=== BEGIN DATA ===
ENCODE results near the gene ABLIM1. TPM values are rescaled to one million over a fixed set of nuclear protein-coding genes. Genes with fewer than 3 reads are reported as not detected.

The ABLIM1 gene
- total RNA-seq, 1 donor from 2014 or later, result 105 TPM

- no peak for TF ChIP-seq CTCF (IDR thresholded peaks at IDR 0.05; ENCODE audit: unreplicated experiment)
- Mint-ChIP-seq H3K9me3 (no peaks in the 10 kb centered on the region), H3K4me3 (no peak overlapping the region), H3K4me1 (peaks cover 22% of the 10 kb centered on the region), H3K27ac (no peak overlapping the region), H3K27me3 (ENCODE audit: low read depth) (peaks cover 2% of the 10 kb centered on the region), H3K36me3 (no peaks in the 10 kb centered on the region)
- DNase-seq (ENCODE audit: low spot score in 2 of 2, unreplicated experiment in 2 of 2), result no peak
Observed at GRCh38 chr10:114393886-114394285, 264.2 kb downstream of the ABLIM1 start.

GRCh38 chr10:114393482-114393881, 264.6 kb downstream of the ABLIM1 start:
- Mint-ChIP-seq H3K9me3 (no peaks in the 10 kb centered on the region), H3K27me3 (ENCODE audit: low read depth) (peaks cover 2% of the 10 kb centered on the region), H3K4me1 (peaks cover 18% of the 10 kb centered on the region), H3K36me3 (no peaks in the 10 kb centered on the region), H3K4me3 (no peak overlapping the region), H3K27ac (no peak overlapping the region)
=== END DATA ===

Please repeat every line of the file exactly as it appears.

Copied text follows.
ENCODE results near the gene ABLIM1. TPM values are rescaled to one million over a fixed set of nuclear protein-coding genes. Genes with fewer than 3 reads are reported as not detected.

The ABLIM1 gene
- total RNA-seq, 1 donor from 2014 or later, result 105 TPM

- no peak for TF ChIP-seq CTCF (IDR thresholded peaks at IDR 0.05; ENCODE audit: unreplicated experiment)
- Mint-ChIP-seq H3K9me3 (no peaks in the 10 kb centered on the region), H3K4me3 (no peak overlapping the region), H3K4me1 (peaks cover 22% of the 10 kb centered on the region), H3K27ac (no peak overlapping the region), H3K27me3 (ENCODE audit: low read depth) (peaks cover 2% of the 10 kb centered on the region), H3K36me3 (no peaks in the 10 kb centered on the region)
- DNase-seq (ENCODE audit: low spot score in 2 of 2, unreplicated experiment in 2 of 2), result no peak
Observed at GRCh38 chr10:114393886-114394285, 264.2 kb downstream of the ABLIM1 start.

GRCh38 chr10:114393482-114393881, 264.6 kb downstream of the ABLIM1 start:
- Mint-ChIP-seq H3K9me3 (no peaks in the 10 kb centered on the region), H3K27me3 (ENCODE audit: low read depth) (peaks cover 2% of the 10 kb centered on the region), H3K4me1 (peaks cover 18% of the 10 kb centered on the region), H3K36me3 (no peaks in the 10 kb centered on the region), H3K4me3 (no peak overlapping the region), H3K27ac (no peak overlapping the region)